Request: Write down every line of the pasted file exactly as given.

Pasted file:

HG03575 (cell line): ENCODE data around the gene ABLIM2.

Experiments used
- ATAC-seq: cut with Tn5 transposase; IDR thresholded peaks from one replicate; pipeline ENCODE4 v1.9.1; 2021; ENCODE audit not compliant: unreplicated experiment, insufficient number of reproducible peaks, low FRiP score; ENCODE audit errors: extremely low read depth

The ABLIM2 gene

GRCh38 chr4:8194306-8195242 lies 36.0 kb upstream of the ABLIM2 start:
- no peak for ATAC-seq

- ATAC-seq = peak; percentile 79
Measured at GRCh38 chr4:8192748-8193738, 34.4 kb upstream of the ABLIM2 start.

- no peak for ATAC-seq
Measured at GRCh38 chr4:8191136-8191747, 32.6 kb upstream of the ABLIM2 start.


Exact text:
HG03575 (cell line): ENCODE data around the gene ABLIM2.

Experiments used
- ATAC-seq: cut with Tn5 transposase; IDR thresholded peaks from one replicate; pipeline ENCODE4 v1.9.1; 2021; ENCODE audit not compliant: unreplicated experiment, insufficient number of reproducible peaks, low FRiP score; ENCODE audit errors: extremely low read depth

The ABLIM2 gene

GRCh38 chr4:8194306-8195242 lies 36.0 kb upstream of the ABLIM2 start:
- no peak for ATAC-seq

- ATAC-seq = peak; percentile 79
Measured at GRCh38 chr4:8192748-8193738, 34.4 kb upstream of the ABLIM2 start.

- no peak for ATAC-seq
Measured at GRCh38 chr4:8191136-8191747, 32.6 kb upstream of the ABLIM2 start.